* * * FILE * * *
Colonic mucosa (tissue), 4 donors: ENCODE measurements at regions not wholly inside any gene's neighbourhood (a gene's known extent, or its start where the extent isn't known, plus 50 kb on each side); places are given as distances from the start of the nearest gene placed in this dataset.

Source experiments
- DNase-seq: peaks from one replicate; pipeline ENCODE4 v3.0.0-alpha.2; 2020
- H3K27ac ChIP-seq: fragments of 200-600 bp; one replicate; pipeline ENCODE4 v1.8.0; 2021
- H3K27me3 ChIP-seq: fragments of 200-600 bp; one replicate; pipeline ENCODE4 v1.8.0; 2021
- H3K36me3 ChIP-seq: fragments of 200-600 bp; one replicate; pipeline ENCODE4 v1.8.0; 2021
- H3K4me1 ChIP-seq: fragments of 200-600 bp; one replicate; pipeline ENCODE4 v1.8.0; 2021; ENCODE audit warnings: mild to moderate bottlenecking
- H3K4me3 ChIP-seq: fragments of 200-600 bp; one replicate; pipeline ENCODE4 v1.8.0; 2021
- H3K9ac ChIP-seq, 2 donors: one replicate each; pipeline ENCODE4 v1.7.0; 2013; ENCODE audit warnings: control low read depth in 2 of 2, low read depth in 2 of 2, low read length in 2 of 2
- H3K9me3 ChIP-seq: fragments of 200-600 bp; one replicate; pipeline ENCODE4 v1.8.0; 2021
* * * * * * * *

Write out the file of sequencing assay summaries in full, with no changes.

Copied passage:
Colonic mucosa (tissue), 4 donors: ENCODE measurements at regions not wholly inside any gene's neighbourhood (a gene's known extent, or its start where the extent isn't known, plus 50 kb on each side); places are given as distances from the start of the nearest gene placed in this dataset.

Source experiments
- DNase-seq: peaks from one replicate; pipeline ENCODE4 v3.0.0-alpha.2; 2020
- H3K27ac ChIP-seq: fragments of 200-600 bp; one replicate; pipeline ENCODE4 v1.8.0; 2021
- H3K27me3 ChIP-seq: fragments of 200-600 bp; one replicate; pipeline ENCODE4 v1.8.0; 2021
- H3K36me3 ChIP-seq: fragments of 200-600 bp; one replicate; pipeline ENCODE4 v1.8.0; 2021
- H3K4me1 ChIP-seq: fragments of 200-600 bp; one replicate; pipeline ENCODE4 v1.8.0; 2021; ENCODE audit warnings: mild to moderate bottlenecking
- H3K4me3 ChIP-seq: fragments of 200-600 bp; one replicate; pipeline ENCODE4 v1.8.0; 2021
- H3K9ac ChIP-seq, 2 donors: one replicate each; pipeline ENCODE4 v1.7.0; 2013; ENCODE audit warnings: control low read depth in 2 of 2, low read depth in 2 of 2, low read length in 2 of 2
- H3K9me3 ChIP-seq: fragments of 200-600 bp; one replicate; pipeline ENCODE4 v1.8.0; 2021